Edith Woodman Burroughs (American, 1871-1916)

At age 15, Burroughs studied at the Arts Students League in Riverdale, New York where she first was introduced to sculpture and studied with masters like Augustus Saint-Gaudens. Following her education, she began supporting herself by working on sculptures for chapels, designing for Tiffany and Company, and teaching. In her early twenties, Burroughs would travel extensively through Western Europe, finding inspiration in numerous churches, including the Cathedrals at Amiens and Chartres. From this experience, she then began working in the Neo-Baroque style. She completed several bronze plaquettes of important historical figures, treating them in the classical style that experienced a resurgence at the time.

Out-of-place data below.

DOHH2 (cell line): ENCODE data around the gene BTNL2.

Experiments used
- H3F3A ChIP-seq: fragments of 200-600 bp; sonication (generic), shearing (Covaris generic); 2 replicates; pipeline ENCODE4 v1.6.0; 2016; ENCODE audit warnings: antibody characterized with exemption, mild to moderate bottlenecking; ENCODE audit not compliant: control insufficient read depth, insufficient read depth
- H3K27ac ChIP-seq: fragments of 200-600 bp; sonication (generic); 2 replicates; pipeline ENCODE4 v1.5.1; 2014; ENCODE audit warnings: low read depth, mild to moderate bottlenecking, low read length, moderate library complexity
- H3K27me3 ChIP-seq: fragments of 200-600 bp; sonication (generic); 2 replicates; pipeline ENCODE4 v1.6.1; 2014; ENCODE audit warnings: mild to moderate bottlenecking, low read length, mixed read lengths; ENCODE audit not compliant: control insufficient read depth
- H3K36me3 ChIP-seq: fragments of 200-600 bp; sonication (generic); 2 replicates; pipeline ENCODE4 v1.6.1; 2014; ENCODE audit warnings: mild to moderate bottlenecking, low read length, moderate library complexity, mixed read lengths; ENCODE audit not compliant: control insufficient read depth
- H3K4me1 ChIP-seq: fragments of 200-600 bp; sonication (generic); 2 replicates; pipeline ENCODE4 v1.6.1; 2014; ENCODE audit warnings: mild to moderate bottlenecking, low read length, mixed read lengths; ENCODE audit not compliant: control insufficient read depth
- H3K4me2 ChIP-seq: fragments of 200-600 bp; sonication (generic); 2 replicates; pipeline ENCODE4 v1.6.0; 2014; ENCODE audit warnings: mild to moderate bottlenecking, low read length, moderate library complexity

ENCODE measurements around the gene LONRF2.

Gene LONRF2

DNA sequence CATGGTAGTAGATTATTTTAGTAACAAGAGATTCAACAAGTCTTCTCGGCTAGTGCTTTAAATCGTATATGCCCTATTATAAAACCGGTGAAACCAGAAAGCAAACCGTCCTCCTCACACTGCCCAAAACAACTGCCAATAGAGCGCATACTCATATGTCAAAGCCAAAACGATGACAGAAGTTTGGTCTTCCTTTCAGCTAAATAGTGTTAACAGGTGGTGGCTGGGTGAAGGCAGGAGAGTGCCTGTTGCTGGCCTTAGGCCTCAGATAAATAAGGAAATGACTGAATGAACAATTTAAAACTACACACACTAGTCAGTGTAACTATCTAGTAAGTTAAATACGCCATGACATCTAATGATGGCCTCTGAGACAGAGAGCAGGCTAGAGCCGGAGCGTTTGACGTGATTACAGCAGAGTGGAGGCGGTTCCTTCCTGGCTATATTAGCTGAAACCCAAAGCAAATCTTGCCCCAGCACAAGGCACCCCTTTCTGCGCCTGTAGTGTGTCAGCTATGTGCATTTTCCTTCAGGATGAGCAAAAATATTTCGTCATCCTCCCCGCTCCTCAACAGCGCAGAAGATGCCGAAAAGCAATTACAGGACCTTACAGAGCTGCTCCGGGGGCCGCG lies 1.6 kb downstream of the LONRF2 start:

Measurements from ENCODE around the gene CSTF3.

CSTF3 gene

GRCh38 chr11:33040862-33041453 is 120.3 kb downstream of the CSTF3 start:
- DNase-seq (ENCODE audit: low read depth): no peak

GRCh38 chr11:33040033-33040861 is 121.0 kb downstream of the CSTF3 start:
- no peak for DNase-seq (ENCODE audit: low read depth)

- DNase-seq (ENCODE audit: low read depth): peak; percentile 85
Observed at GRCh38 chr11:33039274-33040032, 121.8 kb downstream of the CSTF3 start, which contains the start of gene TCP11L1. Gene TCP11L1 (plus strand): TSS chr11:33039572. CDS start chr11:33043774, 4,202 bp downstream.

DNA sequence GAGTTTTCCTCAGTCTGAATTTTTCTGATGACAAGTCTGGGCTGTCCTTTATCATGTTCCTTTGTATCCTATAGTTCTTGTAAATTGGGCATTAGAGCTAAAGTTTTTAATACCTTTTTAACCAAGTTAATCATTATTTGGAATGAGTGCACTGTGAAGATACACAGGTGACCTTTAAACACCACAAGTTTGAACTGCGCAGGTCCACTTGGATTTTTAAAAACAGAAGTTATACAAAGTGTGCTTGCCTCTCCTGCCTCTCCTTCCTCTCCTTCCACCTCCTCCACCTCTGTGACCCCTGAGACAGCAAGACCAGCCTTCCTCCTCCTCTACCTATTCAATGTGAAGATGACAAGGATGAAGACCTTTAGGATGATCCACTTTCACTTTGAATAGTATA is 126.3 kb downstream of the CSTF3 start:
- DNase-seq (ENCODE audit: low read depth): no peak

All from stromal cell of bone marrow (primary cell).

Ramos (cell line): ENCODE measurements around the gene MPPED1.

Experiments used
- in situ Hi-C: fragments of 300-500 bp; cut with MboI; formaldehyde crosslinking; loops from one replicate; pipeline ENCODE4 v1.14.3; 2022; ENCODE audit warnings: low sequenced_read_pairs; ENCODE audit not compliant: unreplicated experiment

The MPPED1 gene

Burroughs won numerous awards for her sculpture throughout her lifetime including the Shaw Memorial Prize for Circe at the National Academy in 1907 and a silver medal for sculpture at the Panama-Pacific Exposition. She has several sculptures in the collection of the Metropolitan Museum of Art in New York.